It is not that we disagree with every facet of the new Act, or the spirit of most of the amendments. We agree that the minster has a responsibility to intervene if there is serious failure in public universities; that the minister needs the power to enforce interventions on universities in distress; and that crises such as serious financial mismanagement or corrupt governance can do serious, sometimes irreparable, damage to a university, requiring expensive government bail-outs and setting back higher education in the country.
So we can accept that the law needed more clarity on procedures in relation to independent assessors and administrators.
However, we disagree with the minister on numerous points introduced by the Act that, in our view, contravene the constitutional rights of universities and those who manage them. For instance, section 35A (2) requires the minister’s independent assessor to impose a blanket embargo on any documents, records or evidence disclosed to the assessor. This constitutes a violation of the right of those affected by the investigation to answer allegations. As such it also compromises the integrity of the assessor’s proceedings.
Section 49A (1) gives the minister unwarranted powers to suspend a university council or its vice-chancellor, even when that university has no evidence of being in distress. It allows the minister, in effect, to decide who should be admitted to or employed by the university, and which staff members should be promoted if he/she is of the opinion the university is not doing this equitably. This would result in a direct violation of the institution’s academic freedom and autonomy, whereas the checks on unfair or illegal practices by a university are already adequately available in other legislation such as the chapter 9 institutions and the equality court.
We don’t believe Nzimande has ill intentions in creating such wide powers. In part these problems are the result of poor drafting, which could have been corrected during a proper consultation process. However, if these clauses are left unchanged they open the possibility for abuse of power by a less benign future minister. Fortunately, the minister, university vice-chancellors and chairs of councils have been meeting to discuss a way forward. They have agreed to set up task teams to address the problems with the Act as it now stands. Members of the task teams will be drawn from universities and the department of higher education. In this way we are hopeful that the government and the higher education sector can find common ground, leading the way to better legislation.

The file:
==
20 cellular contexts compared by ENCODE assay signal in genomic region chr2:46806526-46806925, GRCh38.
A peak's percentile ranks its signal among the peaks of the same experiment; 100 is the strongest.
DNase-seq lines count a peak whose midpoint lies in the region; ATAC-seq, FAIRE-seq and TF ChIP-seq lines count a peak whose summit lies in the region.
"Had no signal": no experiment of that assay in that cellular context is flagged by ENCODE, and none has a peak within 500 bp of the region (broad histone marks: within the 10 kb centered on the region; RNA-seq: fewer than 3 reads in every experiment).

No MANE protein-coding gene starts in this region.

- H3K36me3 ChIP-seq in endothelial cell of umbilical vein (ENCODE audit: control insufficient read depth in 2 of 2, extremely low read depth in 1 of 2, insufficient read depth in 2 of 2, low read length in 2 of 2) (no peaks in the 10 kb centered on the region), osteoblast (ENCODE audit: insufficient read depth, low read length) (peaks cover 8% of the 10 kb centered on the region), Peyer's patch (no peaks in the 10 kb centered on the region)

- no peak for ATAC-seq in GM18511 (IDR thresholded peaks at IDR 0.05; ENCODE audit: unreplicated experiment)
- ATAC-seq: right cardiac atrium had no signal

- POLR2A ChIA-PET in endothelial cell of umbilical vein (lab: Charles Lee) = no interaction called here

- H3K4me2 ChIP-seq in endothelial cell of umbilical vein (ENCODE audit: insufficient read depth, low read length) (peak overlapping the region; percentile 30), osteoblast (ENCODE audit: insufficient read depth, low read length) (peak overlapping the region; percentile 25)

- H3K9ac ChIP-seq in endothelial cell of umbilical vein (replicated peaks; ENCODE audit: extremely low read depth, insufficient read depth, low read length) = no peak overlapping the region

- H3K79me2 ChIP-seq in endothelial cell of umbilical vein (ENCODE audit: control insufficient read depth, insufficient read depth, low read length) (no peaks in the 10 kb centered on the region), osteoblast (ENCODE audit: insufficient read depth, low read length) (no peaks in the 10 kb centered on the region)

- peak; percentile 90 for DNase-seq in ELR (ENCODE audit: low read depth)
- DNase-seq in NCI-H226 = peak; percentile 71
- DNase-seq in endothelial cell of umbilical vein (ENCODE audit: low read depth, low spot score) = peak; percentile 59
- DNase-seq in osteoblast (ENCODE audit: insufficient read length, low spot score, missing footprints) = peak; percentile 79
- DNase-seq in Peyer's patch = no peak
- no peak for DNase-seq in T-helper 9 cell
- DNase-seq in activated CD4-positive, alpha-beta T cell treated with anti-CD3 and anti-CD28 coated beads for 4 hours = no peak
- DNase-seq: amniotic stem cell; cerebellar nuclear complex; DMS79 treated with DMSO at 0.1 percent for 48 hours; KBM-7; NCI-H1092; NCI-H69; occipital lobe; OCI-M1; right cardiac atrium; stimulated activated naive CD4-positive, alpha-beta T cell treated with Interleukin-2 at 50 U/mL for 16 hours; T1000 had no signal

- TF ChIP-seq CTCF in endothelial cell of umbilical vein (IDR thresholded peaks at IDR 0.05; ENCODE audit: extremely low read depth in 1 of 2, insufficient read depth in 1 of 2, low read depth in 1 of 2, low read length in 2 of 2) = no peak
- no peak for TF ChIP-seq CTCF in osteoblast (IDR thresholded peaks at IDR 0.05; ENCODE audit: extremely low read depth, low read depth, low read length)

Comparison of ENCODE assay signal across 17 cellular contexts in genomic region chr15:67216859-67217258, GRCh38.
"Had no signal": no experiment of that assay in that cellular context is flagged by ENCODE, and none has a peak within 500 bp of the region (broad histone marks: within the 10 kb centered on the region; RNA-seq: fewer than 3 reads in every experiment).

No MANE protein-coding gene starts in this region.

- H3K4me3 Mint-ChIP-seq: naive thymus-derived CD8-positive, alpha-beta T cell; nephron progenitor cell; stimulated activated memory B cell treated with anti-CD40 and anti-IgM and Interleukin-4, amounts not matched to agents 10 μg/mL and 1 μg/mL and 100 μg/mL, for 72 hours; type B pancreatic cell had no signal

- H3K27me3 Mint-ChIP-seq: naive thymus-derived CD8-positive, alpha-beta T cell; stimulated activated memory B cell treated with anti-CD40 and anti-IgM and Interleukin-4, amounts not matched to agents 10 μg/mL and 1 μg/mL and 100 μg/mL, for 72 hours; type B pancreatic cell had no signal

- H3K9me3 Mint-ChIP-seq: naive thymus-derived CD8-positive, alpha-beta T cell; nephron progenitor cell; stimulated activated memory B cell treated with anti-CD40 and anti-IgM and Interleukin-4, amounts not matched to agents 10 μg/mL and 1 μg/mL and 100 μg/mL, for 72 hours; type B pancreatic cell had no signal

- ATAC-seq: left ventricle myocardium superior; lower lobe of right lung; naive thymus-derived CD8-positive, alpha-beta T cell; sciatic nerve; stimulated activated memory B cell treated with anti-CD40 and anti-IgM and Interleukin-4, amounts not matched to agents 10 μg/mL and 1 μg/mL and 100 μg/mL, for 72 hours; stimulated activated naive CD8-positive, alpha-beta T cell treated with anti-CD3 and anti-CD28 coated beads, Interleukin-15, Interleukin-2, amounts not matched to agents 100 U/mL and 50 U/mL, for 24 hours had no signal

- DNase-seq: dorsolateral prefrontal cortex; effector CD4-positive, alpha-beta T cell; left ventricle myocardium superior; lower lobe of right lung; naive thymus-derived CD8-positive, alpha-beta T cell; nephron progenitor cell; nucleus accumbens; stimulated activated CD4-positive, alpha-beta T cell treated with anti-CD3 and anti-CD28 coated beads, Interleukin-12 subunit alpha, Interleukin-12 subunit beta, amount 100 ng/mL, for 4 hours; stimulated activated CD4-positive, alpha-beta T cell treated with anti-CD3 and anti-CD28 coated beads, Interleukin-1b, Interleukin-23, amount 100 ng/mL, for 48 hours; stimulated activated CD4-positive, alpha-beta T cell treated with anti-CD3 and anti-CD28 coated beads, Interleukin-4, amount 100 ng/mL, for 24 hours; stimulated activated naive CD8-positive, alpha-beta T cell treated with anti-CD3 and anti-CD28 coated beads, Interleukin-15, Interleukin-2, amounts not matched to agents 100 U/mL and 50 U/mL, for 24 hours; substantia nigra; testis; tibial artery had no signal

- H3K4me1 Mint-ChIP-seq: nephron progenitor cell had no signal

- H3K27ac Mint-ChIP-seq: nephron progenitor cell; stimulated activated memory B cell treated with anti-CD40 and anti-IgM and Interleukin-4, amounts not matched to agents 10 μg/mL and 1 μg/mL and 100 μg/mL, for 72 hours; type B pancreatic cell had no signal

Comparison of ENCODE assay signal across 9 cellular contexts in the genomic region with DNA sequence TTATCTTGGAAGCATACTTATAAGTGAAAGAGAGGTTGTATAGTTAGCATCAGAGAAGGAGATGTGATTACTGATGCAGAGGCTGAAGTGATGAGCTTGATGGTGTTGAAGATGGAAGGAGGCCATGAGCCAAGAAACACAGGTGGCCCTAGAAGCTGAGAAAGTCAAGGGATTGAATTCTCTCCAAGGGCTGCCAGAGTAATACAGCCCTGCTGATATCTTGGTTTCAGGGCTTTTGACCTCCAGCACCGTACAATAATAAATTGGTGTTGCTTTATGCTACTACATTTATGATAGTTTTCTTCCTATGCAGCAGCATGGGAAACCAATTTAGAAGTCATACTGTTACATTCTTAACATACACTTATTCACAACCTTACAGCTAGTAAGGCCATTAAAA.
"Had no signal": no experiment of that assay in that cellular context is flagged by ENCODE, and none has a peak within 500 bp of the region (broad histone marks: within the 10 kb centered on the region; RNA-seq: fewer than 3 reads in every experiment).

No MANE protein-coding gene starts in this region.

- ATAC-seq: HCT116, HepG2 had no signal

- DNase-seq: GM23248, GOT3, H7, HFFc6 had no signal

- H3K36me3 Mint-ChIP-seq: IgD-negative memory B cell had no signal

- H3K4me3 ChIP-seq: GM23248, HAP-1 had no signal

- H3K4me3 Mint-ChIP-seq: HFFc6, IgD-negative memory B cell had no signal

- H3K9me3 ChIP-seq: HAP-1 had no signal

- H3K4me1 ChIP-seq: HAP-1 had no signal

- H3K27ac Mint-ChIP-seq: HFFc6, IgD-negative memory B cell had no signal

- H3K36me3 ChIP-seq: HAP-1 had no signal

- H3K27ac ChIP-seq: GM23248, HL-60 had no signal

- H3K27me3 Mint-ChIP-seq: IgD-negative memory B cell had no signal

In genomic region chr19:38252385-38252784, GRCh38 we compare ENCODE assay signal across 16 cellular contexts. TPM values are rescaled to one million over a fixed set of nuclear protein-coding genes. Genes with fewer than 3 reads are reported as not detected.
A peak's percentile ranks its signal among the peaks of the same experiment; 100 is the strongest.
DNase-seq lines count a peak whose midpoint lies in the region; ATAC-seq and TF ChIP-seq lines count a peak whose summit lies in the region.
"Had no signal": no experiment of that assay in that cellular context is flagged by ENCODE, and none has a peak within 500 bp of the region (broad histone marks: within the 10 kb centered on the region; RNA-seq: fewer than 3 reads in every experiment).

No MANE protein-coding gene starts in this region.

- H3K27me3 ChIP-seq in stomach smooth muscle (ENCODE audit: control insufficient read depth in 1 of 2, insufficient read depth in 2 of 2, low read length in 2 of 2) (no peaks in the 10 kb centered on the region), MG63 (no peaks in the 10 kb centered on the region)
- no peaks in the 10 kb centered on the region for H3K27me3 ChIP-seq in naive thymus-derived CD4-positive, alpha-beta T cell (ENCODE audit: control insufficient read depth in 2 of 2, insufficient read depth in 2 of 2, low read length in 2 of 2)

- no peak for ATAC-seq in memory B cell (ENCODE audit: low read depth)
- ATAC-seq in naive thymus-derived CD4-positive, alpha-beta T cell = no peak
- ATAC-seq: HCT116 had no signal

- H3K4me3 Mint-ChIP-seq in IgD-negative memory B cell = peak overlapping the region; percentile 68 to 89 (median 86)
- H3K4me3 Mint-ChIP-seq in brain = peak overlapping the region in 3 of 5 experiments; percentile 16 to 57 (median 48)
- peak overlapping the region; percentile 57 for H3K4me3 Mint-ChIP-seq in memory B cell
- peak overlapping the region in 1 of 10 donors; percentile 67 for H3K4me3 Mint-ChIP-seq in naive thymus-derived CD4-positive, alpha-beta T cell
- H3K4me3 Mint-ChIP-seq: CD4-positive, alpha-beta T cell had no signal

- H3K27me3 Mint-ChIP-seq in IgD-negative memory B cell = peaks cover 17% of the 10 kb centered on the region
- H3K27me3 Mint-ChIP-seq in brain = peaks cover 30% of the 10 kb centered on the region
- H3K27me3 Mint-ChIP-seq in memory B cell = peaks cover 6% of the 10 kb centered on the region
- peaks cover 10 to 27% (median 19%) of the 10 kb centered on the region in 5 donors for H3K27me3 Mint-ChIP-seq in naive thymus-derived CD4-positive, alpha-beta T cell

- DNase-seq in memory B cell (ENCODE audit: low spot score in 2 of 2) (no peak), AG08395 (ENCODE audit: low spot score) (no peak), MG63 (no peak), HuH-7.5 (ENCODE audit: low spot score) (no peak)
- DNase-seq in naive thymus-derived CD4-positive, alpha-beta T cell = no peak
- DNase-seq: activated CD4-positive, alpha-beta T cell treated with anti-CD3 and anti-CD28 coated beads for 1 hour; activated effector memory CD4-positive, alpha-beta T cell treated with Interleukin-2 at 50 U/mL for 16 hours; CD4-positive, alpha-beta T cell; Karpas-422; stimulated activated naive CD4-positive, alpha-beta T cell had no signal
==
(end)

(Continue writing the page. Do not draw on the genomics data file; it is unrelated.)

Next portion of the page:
Archbishop Njongonkulu Ndungane is the chair of council and Dr Max Price is the vice-chancellor of the University of Cape Town.
Gold bars illustration. The price of gold has been fluctuating in the international market., a photo by Pan-African News Wire File Photos on Flickr.
Gold Fields buries BEE findings
Its decision not to write up its empowerment investigation raises yet more questions
30 Aug 2013 00:00 Lisa Steyn
Gold Fields has spent “millions of dollars” on investigating a controversial empowerment deal but the findings will not be written up.
Although the investigation has resulted in a R8-million rap over the knuckles for its chief executive, Nick Holland, it has not repaired the company’s reputation or removed the mystery that has surrounded the transaction from the start.
Last week, the Gold Fields board announced that an investigation of the empowerment deal linked to its South Deep mine had been completed and the transaction remained “one of lasting benefit to the company and its BEE [black economic empowerment] stakeholders”. But the board noted it had identified areas where internal policies and procedures can be strengthened.
The whole debacle “has caused us immeasurable harm and money”, the board chairperson, Cheryl Carolus, told the Mail & Guardian.
She said the services of lawyers from the United States and South Africa were enlisted and the cost of the investigation has run into millions of dollars.
Despite this, a report on the findings of the investigation will not be put in writing, which, she claimed, is to circumvent further expenses and not deemed necessary following a thorough briefing.
A number of mining analysts said that if any serious malpractice had occurred it would have come to light by now. The deal was seen to be more fair and equitable than most because the majority of the benefits went to employees and the community.
But Andrew Cadman, a mergers and acquisitions lawyer, said that for the Gold Fields board to call for an independent investigation but then require that the results thereof not form part of a written report to the board is “most unusual and will only serve to increase the level of suspicion regarding the transaction, and rightly so”.
He said Gold Fields’ media release on the matter appeared to have been carefully scripted in order to absolve the board of any responsibility in relation to the transaction and to reveal as little as possible about the outcome of the investigation.
Cadman said the board was also responsible in law, something that is yet to be properly acknowledged.
“It appears that the directors at the time either approved a transaction which was of questionable integrity from the outset and/or failed to exercise adequate oversight in relation to its implementation.”
He said a responsible board should disclose the results of such an investigation: “Directors who have failed in their duties should have the decency to acknowledge this and resign, failing which they should be removed.”